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Location: UFOUpDatesList.Com > 2008 > Oct > Oct 3

Book Expands 'Alien' Life Biological

From: Steve Bass <steven.s.bass.nul>
Date: Thu, 2 Oct 2008 12:11:31 -0400
Archived: Fri, 03 Oct 2008 08:19:54 -0400
Subject: Book Expands 'Alien' Life Biological

To All:

I found this on a site named Bio-Medicine, ChongQingShi, China:



New Book Expands Biological Classifications To Account For
'Alien' Life

What would you call an alien if you encountered it on the street
tomorrow? What if that alien didn't come from another world but
rather was created in a laboratory right here on Earth and
functioned differently from other Earth life?

Either way, Peter Ward has the beginnings of an answer. In a new
book, the University of Washington paleontologist puts forth an
expanded "tree of life," or biological classification system, to
account for a variety of life forms that would not fit in the
current system.

Among them are viruses, long considered to be non-living bits of
protein and nucleic acid but which Ward argues are as alive as
the many parasites that infect humans and other organisms. The
revamped classification system also would include life based on
RNA instead of DNA, and life found away from Earth that likely
would be based on silicon or elements other than the carbon-
hydrogen-oxygen-nitrogen mixture that is the backbone of life on

"To get to DNA life you had to go through non-DNA life, which we
no longer have," Ward said. "But just because a type of life goes
extinct doesn't mean you don't classify it. Otherwise you
wouldn't have dinosaurs on the tree of life. And until now there
hasn't been any place to put RNA life."

In the current popular classification system the highest levels
are three domains ?bacteria, archaea and eukarya, the last of
which includes all animals. Ward's plan places those three
domains within a larger dominion, which he calls "terroan" to
signify Earth origins. Another dominion he calls "ribosa" because
it is based on ribonucleic acid, or RNA. Other dominions could be
formed to cover life discovered to have a different base than DNA
or RNA.

The dominions would be placed within broader classifications
called "arborea," which contain life that does not mix with that
of other arborea. The Earth arborea would contain all life forms
found on this planet and other arborea would contain life found
away from Earth.

Ward presents his new model in a book called "Life As We Do Not
Know It: The NASA Search for (and Synthesis of) alien Life,"
published by Viking and being released Thursday. The new system
is already necessary, he said, because "alien" life has been
created in laboratories on Earth. That includes microbes with at
least one amino acid beyond the 20 in the DNA of native Earth
life, or organisms that have been genetically modified, Ward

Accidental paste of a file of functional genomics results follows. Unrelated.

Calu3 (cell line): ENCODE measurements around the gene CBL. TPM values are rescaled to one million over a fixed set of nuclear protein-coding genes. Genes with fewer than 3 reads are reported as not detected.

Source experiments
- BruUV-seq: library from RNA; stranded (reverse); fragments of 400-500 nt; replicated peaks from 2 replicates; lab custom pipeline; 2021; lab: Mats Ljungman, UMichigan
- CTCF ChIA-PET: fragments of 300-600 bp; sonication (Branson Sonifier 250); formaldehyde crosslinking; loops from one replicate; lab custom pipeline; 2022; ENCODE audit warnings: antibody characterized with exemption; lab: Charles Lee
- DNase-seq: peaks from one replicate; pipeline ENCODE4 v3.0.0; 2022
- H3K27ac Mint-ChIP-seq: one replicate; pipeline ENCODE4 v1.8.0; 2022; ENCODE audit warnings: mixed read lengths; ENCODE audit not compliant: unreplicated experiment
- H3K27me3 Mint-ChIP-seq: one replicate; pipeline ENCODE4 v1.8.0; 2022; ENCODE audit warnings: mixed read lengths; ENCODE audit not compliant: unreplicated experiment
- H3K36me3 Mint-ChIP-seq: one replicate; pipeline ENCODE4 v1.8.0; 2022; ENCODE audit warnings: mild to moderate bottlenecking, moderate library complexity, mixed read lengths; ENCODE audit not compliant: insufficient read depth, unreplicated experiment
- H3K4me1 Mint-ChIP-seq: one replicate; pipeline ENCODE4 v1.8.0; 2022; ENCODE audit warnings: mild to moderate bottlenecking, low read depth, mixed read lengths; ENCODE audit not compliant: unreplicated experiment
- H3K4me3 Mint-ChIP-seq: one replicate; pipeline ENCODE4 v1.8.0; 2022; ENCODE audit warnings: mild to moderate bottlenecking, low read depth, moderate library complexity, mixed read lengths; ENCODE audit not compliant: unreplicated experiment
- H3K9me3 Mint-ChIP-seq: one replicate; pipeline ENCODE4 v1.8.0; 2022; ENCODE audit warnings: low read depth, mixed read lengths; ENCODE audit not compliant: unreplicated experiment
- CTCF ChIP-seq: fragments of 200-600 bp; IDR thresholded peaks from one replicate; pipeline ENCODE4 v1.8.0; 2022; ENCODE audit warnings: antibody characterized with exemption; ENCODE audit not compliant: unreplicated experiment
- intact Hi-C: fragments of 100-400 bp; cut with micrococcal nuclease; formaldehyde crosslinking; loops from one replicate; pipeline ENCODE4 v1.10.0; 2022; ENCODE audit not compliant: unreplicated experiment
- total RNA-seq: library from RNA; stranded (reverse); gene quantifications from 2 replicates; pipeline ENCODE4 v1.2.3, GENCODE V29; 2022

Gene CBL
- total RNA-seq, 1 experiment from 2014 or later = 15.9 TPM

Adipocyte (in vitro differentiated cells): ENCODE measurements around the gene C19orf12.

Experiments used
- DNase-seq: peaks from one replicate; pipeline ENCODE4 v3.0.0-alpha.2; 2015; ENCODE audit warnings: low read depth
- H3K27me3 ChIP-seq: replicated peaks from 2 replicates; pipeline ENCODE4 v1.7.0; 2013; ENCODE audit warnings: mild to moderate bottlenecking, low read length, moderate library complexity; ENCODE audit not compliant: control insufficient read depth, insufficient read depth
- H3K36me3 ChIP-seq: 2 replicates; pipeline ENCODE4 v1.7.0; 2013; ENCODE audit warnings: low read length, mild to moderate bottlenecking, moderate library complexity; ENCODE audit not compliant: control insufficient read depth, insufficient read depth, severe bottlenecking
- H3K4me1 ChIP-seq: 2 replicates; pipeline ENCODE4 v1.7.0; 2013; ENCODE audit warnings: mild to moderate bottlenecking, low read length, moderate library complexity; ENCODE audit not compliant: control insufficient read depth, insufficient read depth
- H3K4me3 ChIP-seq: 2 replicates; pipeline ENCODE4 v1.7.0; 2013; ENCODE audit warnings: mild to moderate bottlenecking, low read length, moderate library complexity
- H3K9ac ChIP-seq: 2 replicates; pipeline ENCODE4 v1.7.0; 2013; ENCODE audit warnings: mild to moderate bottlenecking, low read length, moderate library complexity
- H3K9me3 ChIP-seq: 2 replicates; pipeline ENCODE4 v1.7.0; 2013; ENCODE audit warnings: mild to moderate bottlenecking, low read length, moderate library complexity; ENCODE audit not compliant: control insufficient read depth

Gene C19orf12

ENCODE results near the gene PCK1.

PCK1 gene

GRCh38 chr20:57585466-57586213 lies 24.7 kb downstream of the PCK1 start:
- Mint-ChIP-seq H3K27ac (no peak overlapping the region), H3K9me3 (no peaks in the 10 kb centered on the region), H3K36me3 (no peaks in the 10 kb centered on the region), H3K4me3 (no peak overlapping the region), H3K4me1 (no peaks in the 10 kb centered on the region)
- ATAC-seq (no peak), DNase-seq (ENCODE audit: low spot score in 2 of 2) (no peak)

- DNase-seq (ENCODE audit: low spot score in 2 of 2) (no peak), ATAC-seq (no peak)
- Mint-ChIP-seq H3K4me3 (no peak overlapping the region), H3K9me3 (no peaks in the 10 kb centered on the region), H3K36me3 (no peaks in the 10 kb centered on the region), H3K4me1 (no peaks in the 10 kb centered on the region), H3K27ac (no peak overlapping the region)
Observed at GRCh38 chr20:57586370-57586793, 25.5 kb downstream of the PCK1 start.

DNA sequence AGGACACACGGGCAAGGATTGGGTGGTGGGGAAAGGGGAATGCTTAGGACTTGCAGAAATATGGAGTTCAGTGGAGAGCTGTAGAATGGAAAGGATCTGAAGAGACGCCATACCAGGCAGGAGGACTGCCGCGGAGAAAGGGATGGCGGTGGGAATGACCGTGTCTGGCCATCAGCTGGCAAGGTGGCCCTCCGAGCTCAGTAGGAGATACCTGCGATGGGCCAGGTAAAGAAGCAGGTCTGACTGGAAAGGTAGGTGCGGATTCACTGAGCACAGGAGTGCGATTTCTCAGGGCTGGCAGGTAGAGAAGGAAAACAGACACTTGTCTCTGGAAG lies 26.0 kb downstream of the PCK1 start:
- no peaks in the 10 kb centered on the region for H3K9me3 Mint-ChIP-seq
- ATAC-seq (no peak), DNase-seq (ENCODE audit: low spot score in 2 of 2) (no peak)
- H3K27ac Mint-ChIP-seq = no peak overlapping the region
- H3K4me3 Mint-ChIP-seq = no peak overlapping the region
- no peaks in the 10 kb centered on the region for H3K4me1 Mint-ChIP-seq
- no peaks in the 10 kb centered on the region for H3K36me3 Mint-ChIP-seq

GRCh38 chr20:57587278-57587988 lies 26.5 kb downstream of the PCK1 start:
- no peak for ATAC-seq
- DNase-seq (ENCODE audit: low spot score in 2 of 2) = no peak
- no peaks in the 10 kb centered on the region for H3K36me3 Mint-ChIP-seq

said. It also includes some life forms that have been modified to
be much simpler than what is normally found on Earth.

"We may never find other life away from Earth, but we have
already made aliens on this planet and we will continue to do so
at an increasing pace," he said. "In the last five years we've
come to realize that we can make microbial life in a lot more
ways than Mother Earth did."

Ward believes that if life is found away from Earth, at least
some could be based on elements such as silicon, perhaps in
combination with carbon. Because environments are far colder on
moons and planets farther from the sun, he said, it is less
likely that life on the moons of Saturn and Jupiter, for
instance, will use water as Earth life does. Instead, those
organisms are more likely to use compounds such as ammonia that
remain liquid at very low temperatures.

Ward is one of several faculty members in the UW's groundbreaking
graduate program in astrobiology. The program, the first of its
kind, started in 1998 with a grant from the National Science
Foundation and has since been bolstered by funding from the
National Aeronautics and Space Administration. Students work in a
variety of areas, such as astronomy, microbiology and
oceanography, to prepare themselves for the search for life away
from Earth.

Ward also was a co-author, with UW astronomer Donald Brownlee, of
a popular book called "Rare Earth," published in 2000. The book
advanced the idea that simple microbial life might be very
common'"/> in the universe but complex life is probably so rare
and dispersed that Earth inhabitants might never encounter
another intelligence. Ward said his beliefs haven't changed from
the basic "Rare Earth" premise, but it is becoming clearer that
simple life found away from Earth could take forms not previously
expected. That's already happening in Earthbound laboratories.

"I hope people will wake up and realize this is a whole new
biology," Ward said. "There's going to be a zoo of aliens on
Earth in the next two decades just from what we make."

Listen to 'Strange Days... Indeed' - The PodCast



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